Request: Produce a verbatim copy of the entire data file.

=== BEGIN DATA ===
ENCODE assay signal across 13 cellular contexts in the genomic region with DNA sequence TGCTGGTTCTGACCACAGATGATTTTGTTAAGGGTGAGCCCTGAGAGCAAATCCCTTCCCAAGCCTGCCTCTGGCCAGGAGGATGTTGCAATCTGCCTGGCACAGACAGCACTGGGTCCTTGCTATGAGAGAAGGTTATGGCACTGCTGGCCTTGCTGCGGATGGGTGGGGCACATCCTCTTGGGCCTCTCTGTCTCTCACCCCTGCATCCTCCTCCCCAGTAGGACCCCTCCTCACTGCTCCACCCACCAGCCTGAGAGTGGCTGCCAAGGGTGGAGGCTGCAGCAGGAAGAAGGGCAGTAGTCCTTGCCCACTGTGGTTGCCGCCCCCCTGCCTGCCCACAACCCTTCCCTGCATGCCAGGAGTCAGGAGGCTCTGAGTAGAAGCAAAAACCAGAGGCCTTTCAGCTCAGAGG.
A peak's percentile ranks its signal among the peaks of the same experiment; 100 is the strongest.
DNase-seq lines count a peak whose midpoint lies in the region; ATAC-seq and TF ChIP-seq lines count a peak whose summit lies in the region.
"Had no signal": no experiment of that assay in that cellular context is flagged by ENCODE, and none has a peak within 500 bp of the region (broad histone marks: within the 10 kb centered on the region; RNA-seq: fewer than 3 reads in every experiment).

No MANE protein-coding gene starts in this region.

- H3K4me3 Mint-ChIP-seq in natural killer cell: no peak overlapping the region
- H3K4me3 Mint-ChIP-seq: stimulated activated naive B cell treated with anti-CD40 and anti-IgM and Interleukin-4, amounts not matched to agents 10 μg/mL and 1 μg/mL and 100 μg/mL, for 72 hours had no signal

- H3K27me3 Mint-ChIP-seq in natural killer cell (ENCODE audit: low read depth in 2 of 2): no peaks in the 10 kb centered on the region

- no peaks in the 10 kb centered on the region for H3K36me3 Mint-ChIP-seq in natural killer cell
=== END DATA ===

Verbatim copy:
ENCODE assay signal across 13 cellular contexts in the genomic region with DNA sequence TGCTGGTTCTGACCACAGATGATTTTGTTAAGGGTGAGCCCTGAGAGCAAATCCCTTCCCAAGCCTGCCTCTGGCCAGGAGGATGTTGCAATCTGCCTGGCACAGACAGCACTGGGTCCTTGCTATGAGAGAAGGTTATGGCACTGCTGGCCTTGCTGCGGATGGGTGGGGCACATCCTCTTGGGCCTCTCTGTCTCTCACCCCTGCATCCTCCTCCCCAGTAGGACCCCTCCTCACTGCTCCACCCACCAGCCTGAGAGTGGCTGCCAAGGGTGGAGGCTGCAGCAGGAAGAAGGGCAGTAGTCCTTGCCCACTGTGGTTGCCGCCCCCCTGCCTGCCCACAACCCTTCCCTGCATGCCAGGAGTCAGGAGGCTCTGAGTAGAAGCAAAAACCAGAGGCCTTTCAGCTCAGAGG.
A peak's percentile ranks its signal among the peaks of the same experiment; 100 is the strongest.
DNase-seq lines count a peak whose midpoint lies in the region; ATAC-seq and TF ChIP-seq lines count a peak whose summit lies in the region.
"Had no signal": no experiment of that assay in that cellular context is flagged by ENCODE, and none has a peak within 500 bp of the region (broad histone marks: within the 10 kb centered on the region; RNA-seq: fewer than 3 reads in every experiment).

No MANE protein-coding gene starts in this region.

- H3K4me3 Mint-ChIP-seq in natural killer cell: no peak overlapping the region
- H3K4me3 Mint-ChIP-seq: stimulated activated naive B cell treated with anti-CD40 and anti-IgM and Interleukin-4, amounts not matched to agents 10 μg/mL and 1 μg/mL and 100 μg/mL, for 72 hours had no signal

- H3K27me3 Mint-ChIP-seq in natural killer cell (ENCODE audit: low read depth in 2 of 2): no peaks in the 10 kb centered on the region

- no peaks in the 10 kb centered on the region for H3K36me3 Mint-ChIP-seq in natural killer cell